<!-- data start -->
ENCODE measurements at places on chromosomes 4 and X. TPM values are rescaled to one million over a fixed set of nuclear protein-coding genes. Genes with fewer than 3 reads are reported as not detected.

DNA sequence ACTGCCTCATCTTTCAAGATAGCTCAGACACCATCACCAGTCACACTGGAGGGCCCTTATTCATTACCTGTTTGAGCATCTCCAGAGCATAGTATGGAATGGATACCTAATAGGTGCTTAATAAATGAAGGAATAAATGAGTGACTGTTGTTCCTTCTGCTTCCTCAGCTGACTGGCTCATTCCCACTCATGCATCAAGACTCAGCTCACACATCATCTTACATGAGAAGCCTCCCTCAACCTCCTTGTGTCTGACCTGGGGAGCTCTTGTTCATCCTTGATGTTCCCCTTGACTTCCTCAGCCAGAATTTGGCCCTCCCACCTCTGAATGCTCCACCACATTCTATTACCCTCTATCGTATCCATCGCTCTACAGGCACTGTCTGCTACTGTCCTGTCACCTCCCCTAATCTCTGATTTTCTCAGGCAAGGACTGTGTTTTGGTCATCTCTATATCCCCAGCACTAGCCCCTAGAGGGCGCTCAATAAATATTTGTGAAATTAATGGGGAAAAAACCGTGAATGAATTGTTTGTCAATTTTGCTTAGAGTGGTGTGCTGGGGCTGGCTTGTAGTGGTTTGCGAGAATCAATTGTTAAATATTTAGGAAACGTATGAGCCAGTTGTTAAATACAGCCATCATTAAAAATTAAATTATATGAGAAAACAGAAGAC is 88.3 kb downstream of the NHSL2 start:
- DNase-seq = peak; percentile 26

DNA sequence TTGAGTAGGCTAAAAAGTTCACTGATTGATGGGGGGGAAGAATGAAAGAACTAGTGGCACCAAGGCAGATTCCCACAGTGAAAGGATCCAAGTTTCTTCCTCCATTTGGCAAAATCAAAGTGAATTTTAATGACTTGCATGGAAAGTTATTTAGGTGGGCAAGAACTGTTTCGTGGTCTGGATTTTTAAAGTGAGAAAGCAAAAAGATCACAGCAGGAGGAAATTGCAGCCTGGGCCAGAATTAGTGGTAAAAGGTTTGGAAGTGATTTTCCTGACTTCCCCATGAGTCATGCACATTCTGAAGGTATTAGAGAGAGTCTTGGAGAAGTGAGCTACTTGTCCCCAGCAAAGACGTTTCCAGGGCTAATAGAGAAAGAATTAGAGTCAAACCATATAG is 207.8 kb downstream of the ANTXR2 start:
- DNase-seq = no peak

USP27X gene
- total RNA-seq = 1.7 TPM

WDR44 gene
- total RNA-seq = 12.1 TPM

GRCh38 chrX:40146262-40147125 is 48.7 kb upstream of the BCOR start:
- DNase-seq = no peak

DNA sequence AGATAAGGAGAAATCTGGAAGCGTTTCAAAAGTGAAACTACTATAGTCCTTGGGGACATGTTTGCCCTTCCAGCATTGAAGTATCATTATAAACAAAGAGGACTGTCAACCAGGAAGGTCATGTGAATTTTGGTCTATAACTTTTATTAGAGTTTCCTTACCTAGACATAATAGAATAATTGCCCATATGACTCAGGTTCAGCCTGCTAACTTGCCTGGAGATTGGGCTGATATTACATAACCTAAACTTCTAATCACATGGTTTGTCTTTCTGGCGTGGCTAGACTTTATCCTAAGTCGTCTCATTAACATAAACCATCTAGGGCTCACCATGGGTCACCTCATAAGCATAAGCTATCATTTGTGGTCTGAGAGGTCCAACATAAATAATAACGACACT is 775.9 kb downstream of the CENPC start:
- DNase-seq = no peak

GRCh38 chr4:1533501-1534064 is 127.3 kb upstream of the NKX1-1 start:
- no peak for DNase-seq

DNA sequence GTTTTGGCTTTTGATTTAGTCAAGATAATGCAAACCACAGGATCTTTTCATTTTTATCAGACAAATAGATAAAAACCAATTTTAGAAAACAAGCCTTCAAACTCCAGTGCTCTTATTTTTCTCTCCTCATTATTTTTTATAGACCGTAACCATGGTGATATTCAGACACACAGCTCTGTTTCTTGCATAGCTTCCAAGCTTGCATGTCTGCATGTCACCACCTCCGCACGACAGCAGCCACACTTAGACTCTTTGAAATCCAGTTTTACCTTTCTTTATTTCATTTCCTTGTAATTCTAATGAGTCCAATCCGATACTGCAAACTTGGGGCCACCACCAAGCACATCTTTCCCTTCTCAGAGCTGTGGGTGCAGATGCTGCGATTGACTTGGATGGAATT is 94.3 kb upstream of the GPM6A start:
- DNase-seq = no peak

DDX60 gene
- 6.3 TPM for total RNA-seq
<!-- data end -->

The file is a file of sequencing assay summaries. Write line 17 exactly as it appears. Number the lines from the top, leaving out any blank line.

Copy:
- DNase-seq = no peak